Driving into town, the river looked different–not smaller the way things do after years away, but less private. Forty years before, the river had seemed to begin and end within the distance I could walk from my home in an afternoon, but now it came out of the hills and ran alongside the highway from Madison twenty miles north of town, bending back and forth through farms and fields and past Calamine, a cluster of abandoned buildings.
When the highway became became Minerva Street inside the city limits of my hometown, the houses looked familiar though more worn out, and the names of the people in them would be familiar to me; but I knew that the faces of those who remained would be as unrecognizable to me as I mine had become to them, our bodies having corroded into the shapes of the old people we had run by on the street, for each of us had become passengers in out of date vehicles in varying states of repair.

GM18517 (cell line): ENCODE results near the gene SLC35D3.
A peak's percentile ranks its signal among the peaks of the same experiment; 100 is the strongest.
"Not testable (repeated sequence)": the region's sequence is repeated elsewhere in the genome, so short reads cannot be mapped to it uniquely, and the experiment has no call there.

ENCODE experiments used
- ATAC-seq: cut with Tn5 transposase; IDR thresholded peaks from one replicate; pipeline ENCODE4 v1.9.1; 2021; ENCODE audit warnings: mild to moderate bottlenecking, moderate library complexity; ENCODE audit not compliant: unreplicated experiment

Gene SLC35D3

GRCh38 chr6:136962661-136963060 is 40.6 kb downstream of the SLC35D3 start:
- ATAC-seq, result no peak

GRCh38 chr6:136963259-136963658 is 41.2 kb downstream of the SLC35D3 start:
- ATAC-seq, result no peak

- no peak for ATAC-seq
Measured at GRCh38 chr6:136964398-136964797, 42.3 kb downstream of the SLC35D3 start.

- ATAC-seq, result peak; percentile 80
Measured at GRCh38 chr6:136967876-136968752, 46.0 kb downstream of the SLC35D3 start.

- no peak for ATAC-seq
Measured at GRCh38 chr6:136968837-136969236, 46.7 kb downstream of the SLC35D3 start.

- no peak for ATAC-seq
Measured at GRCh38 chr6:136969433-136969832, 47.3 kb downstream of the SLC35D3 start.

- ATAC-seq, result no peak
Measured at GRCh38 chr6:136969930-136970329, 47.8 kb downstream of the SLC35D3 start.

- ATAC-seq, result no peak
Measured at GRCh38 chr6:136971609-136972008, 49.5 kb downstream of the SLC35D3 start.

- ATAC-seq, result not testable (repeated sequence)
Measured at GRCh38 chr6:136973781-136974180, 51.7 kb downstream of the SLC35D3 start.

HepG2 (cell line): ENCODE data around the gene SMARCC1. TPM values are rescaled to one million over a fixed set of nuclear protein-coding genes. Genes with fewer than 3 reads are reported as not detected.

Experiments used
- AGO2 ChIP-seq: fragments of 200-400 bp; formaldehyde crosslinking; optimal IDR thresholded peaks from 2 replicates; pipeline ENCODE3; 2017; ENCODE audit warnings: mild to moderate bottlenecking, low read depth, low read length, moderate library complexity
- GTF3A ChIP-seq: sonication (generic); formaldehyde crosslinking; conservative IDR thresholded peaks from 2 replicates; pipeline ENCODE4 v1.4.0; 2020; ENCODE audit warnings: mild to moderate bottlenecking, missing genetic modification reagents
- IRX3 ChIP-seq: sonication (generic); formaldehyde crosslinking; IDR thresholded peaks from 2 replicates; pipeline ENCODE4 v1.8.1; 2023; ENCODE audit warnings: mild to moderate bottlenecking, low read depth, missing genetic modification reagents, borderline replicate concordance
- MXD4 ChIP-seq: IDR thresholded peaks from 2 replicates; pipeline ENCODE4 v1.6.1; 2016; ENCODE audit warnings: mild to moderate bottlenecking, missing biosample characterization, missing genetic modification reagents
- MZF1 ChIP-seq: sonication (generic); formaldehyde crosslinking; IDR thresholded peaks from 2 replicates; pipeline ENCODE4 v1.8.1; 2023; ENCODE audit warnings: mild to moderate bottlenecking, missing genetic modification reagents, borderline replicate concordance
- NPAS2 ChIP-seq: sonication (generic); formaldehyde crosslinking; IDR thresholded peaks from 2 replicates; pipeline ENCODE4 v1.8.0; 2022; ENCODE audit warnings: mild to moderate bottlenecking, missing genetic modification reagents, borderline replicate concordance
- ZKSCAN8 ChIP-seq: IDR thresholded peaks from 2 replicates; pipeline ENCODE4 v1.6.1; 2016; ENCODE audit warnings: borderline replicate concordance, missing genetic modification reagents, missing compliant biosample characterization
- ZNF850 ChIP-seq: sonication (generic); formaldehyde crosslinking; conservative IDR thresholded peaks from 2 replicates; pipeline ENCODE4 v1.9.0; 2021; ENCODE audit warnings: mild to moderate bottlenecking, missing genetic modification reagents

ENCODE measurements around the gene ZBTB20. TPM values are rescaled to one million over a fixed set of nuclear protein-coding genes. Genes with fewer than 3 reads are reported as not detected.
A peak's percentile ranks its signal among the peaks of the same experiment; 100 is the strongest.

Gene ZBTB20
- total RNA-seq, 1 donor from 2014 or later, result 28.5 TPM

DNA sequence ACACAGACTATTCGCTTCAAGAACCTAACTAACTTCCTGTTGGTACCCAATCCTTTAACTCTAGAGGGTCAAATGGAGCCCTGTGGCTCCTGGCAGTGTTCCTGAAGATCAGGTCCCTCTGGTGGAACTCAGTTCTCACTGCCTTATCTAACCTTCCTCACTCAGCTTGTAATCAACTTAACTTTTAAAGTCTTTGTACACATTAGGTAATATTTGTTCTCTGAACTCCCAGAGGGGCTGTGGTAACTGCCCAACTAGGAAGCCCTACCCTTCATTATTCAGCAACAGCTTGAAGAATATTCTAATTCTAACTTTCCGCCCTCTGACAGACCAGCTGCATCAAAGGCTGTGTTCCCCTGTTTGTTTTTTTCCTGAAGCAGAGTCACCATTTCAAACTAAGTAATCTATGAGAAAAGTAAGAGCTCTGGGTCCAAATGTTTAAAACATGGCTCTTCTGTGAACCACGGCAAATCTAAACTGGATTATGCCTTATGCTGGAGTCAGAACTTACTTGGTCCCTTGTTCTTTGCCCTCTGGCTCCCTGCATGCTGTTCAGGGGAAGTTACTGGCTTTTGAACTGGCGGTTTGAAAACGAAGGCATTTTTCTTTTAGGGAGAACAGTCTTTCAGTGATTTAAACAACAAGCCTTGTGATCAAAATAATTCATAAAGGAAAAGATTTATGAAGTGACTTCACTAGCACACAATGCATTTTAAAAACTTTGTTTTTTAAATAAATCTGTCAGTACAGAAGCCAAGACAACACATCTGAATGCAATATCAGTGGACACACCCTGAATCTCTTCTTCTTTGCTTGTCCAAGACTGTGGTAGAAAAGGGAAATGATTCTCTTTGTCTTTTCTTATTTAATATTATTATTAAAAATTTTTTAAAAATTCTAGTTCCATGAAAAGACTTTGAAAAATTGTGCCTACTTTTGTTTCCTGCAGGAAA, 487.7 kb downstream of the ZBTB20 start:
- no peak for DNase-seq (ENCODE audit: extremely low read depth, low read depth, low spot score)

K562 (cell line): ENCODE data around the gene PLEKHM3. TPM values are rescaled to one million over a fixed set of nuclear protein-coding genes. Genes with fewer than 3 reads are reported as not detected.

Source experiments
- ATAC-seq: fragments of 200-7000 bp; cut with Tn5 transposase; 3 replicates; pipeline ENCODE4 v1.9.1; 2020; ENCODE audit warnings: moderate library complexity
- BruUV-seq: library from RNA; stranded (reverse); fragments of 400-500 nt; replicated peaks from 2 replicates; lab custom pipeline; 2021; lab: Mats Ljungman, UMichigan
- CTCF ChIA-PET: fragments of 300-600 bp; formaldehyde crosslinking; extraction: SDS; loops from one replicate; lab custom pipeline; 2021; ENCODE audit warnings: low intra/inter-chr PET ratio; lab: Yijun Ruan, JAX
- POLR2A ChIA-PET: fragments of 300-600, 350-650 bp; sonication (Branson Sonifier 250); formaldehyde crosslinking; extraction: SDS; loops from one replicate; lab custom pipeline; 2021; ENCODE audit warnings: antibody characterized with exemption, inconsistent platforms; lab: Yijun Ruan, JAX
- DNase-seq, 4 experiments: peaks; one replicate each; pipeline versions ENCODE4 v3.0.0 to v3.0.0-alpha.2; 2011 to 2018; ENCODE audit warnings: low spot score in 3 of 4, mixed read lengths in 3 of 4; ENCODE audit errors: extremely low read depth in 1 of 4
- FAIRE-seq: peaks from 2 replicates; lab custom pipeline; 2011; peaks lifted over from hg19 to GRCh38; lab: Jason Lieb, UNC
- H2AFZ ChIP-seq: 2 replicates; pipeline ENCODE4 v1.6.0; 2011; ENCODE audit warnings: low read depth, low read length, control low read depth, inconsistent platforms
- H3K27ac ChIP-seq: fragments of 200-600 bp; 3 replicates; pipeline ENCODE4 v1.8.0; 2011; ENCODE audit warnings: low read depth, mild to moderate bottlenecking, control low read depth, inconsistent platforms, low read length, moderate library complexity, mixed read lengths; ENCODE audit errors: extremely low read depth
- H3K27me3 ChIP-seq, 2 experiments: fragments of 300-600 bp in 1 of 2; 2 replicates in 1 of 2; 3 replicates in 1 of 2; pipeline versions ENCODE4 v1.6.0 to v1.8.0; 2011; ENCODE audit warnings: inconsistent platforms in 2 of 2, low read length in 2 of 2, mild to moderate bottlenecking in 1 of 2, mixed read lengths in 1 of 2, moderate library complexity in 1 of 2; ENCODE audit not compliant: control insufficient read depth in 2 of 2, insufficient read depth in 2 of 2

When I reached Main Street, I pulled to the curb and walked to a bench in the park through which I had once walked to the Carnegie library. The sign in front of what had been the library announced that the building now contained the law offices of Schultz, Schultz, and McGranahan. Across the street, the soldier’s monument still stood on the boulevard that split Main Street into northbound and southbound lanes; and cars still slowed as they neared the grade school on the next block; and the county court house still stood on the opposite side of the street from the park, but none of it was really the same. The people who came in and out of the buildings–inevitably on the same errands that someone else had run forty years before–made it seem as if the town were doing a revival of my memory; but the cast, and the props, and the music coming from the passing cars were all wrong. Everything had changed.